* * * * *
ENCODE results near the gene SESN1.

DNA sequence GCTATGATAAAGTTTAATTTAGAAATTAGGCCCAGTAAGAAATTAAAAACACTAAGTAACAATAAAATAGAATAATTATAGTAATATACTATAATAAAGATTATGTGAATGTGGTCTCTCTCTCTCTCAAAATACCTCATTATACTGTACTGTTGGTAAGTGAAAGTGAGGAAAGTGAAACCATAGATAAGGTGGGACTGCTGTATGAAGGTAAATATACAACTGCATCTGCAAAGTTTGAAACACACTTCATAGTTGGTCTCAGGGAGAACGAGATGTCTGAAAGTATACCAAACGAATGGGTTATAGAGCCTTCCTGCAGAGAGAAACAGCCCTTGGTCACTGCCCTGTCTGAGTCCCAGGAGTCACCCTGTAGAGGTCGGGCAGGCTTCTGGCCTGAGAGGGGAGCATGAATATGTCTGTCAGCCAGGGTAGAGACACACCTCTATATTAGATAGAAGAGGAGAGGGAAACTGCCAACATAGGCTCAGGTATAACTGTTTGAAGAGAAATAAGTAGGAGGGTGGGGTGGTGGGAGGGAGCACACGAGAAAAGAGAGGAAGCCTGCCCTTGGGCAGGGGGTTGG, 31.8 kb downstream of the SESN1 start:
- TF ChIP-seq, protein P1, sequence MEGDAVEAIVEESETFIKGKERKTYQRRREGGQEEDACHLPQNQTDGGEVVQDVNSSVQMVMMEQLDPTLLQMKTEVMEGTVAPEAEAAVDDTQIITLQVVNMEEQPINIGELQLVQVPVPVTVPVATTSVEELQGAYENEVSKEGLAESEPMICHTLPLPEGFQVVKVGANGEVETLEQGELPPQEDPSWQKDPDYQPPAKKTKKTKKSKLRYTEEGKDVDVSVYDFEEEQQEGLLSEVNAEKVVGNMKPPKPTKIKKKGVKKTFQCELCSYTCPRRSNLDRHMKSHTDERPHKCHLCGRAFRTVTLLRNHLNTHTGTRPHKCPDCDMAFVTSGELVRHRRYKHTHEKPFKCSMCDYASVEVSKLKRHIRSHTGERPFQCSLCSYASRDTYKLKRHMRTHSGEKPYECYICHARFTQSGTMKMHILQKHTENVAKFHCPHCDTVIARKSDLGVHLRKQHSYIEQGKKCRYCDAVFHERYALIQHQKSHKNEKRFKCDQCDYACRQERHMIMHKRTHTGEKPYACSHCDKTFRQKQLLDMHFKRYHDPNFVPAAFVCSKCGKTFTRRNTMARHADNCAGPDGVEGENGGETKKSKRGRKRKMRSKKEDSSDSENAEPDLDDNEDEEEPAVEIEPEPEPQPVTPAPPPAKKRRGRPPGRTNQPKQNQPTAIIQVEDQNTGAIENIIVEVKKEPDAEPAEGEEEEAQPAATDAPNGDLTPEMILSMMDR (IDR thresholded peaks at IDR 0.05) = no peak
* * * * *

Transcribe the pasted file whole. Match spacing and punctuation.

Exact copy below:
ENCODE results near the gene SESN1.

DNA sequence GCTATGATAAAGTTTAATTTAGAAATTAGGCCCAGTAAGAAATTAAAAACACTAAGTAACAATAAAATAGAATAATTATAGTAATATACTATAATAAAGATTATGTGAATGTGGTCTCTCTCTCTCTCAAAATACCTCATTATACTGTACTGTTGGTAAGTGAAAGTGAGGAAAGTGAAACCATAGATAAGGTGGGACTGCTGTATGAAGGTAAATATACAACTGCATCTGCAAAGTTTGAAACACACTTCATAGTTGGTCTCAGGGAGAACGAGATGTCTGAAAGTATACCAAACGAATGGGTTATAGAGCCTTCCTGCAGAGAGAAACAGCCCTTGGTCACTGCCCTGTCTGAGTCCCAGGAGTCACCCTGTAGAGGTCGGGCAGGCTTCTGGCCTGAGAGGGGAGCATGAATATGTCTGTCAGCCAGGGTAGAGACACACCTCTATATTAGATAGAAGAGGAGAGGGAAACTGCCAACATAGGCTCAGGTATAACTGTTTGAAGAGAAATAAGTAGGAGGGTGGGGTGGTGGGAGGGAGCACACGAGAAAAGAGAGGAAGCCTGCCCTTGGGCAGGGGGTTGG, 31.8 kb downstream of the SESN1 start:
- TF ChIP-seq, protein P1, sequence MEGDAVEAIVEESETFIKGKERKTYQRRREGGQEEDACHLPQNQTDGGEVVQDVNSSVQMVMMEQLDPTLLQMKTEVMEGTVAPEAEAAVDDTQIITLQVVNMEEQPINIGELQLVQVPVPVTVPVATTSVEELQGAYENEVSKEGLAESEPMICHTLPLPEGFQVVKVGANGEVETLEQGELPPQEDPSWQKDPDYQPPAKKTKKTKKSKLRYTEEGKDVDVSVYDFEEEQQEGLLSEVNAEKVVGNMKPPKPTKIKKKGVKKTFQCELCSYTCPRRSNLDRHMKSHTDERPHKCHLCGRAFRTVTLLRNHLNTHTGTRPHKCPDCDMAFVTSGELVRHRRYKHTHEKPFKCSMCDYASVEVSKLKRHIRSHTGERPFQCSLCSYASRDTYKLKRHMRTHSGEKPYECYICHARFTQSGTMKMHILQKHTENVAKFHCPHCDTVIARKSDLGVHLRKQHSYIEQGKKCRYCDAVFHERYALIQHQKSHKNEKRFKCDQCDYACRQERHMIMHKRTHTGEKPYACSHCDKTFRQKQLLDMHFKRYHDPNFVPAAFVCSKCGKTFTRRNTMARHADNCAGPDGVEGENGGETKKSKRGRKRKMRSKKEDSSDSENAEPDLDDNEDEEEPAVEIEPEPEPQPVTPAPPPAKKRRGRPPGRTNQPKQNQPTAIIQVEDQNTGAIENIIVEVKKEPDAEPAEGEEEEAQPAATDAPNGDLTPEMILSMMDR (IDR thresholded peaks at IDR 0.05) = no peak